Uncategorized

Pressure Gauge Options For Vibrating Applications

By December 13, 2016 October 19th, 2017 No Comments

On high vibration industrial applications, reading a pressure gauge can often be frustrating or in some cases down right impossible without the proper configuration on the gauge.  Very often, the end user may experience:

  • The indicating needle shaking back forth making it difficult to get an actual reading
  • The indicating falling off its access from the vibration
  • Damage or short longevity of the gauge due to constant wear and tear of the pressure gauge internals

In this post on the Kodiak Blog, I wanted to briefly explain a few options that can be used to help legibility of the pressure gauge.

  1. Liquid Filling – Liquid filling the gauge with either a glycerin or silicone is easily the most popular solution and least expensive.  The viscosity of glycerin or silicone makes it a thicker fluid than something water.  With the case filled with glycerin, the needle has a harder time from shaking back forth from the vibration.  This in turn steadies the needle and allows for accurate reading.  In addition to help steady the needle, the glycerin also acts as a lubricant for the internals of the pressure gauge allowing for a longer life out in the field.
  2. Dampening Movement – Getting a pressure gauge with a dampening movement is the next best option especially for those who do not like liquid filling and prefer a dry gauge.  A silicone dampener is put on the internals of the pressure gauge near the axis of the pointer.  This steadies the pointer and allows for the same outcome as if the gauge was liquid filled.  Typically a dampening movement needs to be special requested though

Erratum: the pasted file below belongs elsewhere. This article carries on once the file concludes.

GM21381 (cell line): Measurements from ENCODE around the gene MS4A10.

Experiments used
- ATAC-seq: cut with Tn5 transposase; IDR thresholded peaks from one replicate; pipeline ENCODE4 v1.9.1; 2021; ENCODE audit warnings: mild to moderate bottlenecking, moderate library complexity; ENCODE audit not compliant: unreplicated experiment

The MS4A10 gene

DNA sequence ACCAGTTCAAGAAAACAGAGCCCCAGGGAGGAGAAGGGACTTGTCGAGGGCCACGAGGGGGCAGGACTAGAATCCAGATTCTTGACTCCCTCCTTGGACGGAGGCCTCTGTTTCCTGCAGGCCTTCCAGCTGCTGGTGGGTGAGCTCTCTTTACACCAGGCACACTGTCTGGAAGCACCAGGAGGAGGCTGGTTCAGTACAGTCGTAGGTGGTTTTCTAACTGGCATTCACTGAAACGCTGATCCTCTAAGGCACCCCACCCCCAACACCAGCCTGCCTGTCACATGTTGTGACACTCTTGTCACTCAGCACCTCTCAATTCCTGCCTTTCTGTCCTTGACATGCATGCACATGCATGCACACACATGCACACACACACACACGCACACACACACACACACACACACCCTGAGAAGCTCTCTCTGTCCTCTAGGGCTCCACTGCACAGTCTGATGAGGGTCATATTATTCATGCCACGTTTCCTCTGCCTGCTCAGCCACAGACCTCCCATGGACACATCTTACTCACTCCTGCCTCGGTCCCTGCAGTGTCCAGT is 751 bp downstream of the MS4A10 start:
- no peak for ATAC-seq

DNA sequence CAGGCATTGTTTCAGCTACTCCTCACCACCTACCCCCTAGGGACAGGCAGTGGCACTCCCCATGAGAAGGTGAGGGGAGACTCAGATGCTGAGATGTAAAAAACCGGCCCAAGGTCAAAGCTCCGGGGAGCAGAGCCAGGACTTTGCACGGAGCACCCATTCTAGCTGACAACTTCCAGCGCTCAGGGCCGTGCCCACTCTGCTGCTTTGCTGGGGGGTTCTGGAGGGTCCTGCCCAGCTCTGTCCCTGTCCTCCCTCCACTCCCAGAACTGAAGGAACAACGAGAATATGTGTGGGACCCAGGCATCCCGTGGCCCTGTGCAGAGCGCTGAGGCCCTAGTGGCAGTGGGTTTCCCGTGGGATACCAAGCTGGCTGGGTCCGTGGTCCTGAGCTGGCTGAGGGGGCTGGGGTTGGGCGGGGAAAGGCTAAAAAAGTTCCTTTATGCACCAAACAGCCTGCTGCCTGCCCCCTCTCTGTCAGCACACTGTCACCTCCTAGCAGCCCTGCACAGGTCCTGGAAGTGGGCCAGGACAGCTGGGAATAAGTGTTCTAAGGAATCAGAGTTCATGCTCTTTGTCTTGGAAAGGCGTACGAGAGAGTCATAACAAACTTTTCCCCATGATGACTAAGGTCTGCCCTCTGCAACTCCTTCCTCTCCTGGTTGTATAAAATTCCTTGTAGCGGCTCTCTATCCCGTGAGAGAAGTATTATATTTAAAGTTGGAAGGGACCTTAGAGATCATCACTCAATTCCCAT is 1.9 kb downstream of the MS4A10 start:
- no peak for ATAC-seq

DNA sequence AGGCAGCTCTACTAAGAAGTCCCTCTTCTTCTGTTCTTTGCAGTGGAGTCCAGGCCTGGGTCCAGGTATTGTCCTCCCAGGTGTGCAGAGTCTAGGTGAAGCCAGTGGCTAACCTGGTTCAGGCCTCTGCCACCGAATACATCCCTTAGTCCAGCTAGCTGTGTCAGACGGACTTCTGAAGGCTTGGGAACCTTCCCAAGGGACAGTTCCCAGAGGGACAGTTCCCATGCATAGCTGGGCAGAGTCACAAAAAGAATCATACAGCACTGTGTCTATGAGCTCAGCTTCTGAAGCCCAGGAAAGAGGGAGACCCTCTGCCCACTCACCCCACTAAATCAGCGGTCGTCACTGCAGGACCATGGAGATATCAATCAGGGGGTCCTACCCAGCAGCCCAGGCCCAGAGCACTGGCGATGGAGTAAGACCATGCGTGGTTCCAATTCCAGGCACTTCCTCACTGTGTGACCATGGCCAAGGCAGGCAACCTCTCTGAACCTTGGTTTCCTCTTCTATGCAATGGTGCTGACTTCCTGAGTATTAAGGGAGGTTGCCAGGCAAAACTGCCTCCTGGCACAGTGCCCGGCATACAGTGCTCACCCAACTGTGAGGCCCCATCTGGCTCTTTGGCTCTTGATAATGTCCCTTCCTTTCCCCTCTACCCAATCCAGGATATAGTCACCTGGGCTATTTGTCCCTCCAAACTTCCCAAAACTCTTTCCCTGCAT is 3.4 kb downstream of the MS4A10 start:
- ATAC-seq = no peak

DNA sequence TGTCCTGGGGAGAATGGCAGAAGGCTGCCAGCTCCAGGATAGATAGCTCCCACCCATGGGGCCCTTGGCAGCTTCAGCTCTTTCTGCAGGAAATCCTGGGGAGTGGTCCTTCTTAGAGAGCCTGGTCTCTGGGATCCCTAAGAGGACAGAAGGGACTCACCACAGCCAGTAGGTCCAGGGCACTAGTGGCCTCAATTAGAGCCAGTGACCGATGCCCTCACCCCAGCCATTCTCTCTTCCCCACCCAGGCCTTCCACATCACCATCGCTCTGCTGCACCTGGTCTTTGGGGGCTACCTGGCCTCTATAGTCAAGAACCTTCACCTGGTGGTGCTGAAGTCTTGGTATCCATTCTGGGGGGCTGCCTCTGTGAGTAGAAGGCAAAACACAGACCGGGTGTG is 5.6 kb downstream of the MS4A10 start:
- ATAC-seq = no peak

3. Capillary Tubing with Diaphragm Seal – As an option for extreme vibrating applications where liquid filling and/or dampening movements aren’t enough, the pressure gauge is often mounted to a capillary tube and diaphragm seal filled system.  The diaphragm seal is mounted at the process connection.  Capillary tubing (often 5 feet in length) is connected to the diaphragm seal and on the other end of the tubing is the pressure gauge.  The pressure gauge is then typically mounted to a wall or panel away from the vibration and a proper reading can be seen.  The diaphragm seal, capillary, and gauge assembly is filled with a fluid (often silicone), to allow for an accurate reading.

For liquid filled gauge options, take a look at our liquid filled gauge page: Click Here